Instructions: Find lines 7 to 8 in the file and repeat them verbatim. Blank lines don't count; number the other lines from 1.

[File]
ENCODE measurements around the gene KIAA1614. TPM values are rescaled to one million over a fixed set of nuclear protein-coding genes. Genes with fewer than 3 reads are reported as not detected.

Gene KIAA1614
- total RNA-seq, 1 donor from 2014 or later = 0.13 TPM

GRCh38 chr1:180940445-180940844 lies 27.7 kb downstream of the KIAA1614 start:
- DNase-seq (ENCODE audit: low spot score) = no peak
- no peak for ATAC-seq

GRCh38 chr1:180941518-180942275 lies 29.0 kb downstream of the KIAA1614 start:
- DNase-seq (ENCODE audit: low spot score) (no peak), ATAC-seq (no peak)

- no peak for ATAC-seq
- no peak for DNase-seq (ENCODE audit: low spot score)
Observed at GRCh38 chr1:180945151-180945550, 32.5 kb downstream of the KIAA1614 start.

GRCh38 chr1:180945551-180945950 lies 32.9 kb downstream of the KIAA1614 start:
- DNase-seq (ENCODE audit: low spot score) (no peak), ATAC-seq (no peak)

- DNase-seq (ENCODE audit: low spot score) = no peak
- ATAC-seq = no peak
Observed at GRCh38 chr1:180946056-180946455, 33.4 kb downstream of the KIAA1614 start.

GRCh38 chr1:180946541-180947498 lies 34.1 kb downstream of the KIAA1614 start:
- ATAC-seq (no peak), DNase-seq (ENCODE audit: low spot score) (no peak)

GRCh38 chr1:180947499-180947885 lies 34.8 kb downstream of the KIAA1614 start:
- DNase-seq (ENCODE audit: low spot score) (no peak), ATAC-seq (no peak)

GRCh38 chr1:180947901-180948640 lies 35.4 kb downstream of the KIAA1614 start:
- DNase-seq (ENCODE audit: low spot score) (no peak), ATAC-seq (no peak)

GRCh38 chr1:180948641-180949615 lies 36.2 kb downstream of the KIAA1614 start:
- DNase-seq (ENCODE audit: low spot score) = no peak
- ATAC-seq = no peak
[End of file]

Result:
GRCh38 chr1:180941518-180942275 lies 29.0 kb downstream of the KIAA1614 start:
- DNase-seq (ENCODE audit: low spot score) (no peak), ATAC-seq (no peak)